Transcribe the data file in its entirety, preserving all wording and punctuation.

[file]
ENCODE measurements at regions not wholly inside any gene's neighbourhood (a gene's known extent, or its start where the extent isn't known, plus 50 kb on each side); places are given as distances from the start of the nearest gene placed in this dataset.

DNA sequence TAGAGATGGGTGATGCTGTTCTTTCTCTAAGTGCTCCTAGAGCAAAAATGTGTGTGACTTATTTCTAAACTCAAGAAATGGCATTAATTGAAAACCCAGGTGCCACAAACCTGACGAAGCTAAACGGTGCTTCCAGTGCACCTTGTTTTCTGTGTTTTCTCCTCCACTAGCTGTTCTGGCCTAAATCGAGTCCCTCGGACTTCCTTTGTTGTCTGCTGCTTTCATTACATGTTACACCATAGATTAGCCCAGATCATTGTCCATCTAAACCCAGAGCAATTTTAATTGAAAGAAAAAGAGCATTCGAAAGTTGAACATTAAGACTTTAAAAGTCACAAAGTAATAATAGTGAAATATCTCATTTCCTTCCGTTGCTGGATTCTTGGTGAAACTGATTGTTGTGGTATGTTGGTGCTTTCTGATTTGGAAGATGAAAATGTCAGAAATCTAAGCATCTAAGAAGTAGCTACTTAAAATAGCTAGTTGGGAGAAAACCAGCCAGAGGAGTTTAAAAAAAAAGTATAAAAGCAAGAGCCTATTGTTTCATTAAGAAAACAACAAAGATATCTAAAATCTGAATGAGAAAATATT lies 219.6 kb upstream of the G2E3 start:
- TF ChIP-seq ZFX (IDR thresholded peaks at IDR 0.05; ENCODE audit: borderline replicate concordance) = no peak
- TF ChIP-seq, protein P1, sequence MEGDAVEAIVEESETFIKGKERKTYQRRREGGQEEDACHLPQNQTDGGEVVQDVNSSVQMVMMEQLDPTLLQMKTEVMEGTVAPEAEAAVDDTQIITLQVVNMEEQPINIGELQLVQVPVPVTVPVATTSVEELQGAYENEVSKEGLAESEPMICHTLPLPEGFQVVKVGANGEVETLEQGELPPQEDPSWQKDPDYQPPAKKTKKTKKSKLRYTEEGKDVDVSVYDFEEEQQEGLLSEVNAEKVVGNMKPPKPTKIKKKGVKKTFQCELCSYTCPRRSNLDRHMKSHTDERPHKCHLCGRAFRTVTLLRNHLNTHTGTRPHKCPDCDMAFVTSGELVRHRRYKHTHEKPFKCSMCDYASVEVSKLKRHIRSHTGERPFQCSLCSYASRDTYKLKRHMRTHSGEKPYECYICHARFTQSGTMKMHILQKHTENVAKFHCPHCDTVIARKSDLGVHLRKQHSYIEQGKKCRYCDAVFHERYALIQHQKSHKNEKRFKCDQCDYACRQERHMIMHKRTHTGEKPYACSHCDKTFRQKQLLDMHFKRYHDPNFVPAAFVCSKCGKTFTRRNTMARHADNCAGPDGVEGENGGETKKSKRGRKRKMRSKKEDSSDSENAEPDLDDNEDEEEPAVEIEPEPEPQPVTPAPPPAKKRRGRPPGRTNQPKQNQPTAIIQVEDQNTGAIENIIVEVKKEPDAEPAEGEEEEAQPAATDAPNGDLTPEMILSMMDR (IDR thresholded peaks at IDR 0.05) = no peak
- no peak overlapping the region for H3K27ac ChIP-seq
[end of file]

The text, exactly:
ENCODE measurements at regions not wholly inside any gene's neighbourhood (a gene's known extent, or its start where the extent isn't known, plus 50 kb on each side); places are given as distances from the start of the nearest gene placed in this dataset.

DNA sequence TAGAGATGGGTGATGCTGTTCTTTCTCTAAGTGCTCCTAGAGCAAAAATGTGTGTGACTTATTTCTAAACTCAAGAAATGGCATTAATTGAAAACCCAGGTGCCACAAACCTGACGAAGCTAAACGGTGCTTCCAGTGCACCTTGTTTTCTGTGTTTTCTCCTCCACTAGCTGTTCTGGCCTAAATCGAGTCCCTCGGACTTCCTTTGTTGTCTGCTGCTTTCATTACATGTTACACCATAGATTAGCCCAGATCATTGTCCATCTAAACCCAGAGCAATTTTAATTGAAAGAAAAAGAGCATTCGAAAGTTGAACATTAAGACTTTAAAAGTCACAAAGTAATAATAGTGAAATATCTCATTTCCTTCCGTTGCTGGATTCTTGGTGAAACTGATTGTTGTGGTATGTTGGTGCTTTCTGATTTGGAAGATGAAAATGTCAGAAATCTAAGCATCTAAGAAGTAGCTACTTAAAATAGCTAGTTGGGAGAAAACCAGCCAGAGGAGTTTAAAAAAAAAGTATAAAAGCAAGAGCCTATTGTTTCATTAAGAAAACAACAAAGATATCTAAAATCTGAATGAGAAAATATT lies 219.6 kb upstream of the G2E3 start:
- TF ChIP-seq ZFX (IDR thresholded peaks at IDR 0.05; ENCODE audit: borderline replicate concordance) = no peak
- TF ChIP-seq, protein P1, sequence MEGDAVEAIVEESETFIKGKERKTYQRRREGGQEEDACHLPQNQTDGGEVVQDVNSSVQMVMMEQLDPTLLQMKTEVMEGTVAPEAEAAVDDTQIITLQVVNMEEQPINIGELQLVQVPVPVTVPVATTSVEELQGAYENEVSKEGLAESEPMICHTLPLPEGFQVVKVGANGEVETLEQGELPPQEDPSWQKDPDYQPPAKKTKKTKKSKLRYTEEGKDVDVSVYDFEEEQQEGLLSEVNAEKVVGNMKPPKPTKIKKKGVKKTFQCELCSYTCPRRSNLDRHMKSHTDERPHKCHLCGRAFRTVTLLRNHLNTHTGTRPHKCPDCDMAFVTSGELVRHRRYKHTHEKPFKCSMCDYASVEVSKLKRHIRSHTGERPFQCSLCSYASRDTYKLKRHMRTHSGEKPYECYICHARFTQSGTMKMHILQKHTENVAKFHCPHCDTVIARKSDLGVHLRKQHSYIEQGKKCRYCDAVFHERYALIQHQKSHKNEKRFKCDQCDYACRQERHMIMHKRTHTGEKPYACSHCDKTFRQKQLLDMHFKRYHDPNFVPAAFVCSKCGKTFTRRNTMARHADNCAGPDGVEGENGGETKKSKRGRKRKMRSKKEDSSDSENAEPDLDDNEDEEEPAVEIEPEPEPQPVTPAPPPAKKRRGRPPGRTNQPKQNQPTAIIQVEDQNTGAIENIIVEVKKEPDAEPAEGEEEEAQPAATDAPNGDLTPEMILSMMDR (IDR thresholded peaks at IDR 0.05) = no peak
- no peak overlapping the region for H3K27ac ChIP-seq